SDSU Accelerated nursing program cancelled

by publicationarchive

David J. Olender / Photo Editor

Slashes to the San Diego State budget caused the cancellation of an accelerated nursing program on June 18.

“The proposed SDSU accelerated program in nursing did not receive all required regulatory approvals,” according to the SDSU School of Nursing website. The California State University chancellor did not consent to the program despite 67 students being admitted, many of whom had made plans to attend and must now find another school.
Students have voiced their concerns about the program’s elimination, worrying that it will affect the nursing school’s reputation.”

“This is hard; I definitely feel like this was unorganized on SDSU’s part and definitely not fair,” Nursing Senior Danielle Handy said. “To hear that that many people were accepted and now they are unable to attend must be so discouraging and it does not represent the nursing program well.”

Handy said she believes this will put a damper on the program’s reputation, and people who want to come to SDSU will be dissuaded to attend. Handy also thinks it makes the nursing program look unprofessional by accepting students before the program’s approval.
The nursing school faculty has also been affected, as it spent the past year developing a quality program.

Dr. Catherine Todero, director of the nursing program at SDSU, said she was very disappointed to learn of the chancellor’s decision to not approve this program.
“It would have been a very good thing for the people of San Diego and the state to produce more baccalaureate-prepared nurses for the health care workforce,” Todero wrote in an e-mail.

According to Todero, the intended learners were those who had already earned a bachelor’s degree and were looking to change careers or could not find jobs with their current credentials.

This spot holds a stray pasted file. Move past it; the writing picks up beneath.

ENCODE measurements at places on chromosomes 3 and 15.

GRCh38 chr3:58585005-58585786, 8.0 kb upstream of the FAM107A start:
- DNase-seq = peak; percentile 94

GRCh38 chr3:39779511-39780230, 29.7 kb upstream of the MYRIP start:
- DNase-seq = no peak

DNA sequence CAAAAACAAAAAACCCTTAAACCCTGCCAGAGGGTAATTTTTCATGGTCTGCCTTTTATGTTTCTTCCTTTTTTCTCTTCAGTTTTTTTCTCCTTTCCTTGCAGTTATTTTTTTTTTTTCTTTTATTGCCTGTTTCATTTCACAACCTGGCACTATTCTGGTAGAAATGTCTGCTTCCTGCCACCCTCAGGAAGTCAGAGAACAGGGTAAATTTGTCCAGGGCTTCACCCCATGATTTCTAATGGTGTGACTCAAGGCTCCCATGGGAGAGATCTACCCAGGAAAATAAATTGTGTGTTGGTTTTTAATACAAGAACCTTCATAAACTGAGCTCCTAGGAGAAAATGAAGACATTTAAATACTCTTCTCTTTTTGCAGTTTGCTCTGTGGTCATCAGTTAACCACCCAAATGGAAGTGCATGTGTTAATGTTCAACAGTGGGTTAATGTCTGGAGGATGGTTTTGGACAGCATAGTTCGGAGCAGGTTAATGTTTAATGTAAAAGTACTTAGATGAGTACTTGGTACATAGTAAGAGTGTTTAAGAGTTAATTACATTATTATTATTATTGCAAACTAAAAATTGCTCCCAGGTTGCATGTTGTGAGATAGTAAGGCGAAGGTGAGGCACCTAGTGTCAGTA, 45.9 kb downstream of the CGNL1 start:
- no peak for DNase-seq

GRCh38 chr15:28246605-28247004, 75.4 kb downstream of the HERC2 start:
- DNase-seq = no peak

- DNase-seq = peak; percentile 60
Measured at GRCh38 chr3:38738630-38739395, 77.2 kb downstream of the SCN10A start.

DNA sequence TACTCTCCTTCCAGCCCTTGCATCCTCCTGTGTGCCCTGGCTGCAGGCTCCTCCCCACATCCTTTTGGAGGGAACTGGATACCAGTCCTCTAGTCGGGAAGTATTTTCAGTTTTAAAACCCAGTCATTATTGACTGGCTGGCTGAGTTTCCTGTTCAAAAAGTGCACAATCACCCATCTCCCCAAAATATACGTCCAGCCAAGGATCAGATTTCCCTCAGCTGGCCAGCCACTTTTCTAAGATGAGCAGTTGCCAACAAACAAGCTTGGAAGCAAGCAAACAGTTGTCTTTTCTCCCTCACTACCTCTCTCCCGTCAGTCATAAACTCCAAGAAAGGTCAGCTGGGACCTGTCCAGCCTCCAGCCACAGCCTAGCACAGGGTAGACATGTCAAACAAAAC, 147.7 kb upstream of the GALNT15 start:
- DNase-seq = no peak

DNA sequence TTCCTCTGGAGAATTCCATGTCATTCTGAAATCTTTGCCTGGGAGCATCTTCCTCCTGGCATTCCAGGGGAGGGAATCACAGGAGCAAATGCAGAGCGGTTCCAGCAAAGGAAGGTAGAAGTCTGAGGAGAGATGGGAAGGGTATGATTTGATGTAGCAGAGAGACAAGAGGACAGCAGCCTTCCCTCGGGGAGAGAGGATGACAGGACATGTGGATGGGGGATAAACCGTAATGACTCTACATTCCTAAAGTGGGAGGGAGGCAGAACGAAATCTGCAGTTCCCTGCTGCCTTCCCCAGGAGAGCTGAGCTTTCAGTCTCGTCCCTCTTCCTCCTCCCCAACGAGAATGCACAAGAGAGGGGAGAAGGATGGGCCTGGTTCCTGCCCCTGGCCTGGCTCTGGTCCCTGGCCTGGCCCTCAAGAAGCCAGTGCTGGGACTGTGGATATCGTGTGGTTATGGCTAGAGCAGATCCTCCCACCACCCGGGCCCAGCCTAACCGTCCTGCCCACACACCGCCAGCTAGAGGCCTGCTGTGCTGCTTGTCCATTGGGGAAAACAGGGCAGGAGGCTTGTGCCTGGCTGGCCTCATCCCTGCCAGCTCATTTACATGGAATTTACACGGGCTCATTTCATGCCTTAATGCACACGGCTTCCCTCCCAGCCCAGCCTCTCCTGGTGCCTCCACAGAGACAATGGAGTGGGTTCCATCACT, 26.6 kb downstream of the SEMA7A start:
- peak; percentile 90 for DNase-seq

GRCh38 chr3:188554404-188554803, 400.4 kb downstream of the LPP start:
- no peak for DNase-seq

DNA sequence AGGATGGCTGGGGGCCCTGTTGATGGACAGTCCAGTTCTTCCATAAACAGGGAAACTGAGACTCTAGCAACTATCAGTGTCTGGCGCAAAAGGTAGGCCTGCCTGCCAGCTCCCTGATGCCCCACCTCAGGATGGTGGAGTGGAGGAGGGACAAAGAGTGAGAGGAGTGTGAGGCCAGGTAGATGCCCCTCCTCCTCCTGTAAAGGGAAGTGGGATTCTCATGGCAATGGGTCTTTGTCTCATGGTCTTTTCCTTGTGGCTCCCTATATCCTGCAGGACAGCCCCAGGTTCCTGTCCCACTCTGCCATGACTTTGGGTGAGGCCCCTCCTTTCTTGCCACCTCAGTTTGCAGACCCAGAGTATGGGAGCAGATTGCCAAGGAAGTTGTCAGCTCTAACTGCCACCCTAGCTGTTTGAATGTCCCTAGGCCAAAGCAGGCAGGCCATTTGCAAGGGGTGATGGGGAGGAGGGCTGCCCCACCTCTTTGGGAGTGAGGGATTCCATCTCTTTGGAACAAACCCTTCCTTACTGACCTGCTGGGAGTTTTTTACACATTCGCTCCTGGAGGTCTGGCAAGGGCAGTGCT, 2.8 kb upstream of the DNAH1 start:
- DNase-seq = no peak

During a time when California is undergoing a nursing deficiency, Todero said the long-range chronic shortage of nurses is not complete and there will be a time in the near future when there will be a high demand for nurses.

“This is not on the immediate horizon, but one never says never. Providing more options for baccalaureate and higher education for nurses has been my goal since arriving at SDSU,” Todero said when asked if the nursing department will attempt to reapply for an accelerated program.

Unfortunately, those who wish to participate in an accelerated nursing program in the city of San Diego will not be able to, as the only other school that offers it, University of San Diego, has filled all of its spots, according to The CW’s website.

The admitted students will be refunded the $55 application fee or will be offered spots in the traditional nursing program, which takes twice as long to complete as the accelerated program. However, the accelerated program would have been substantially more expensive than the cost of a traditional learning program, Joanne Ling, director of undergraduate student admissions, said.

Those currently in the traditional learning program will not be affected by the cut.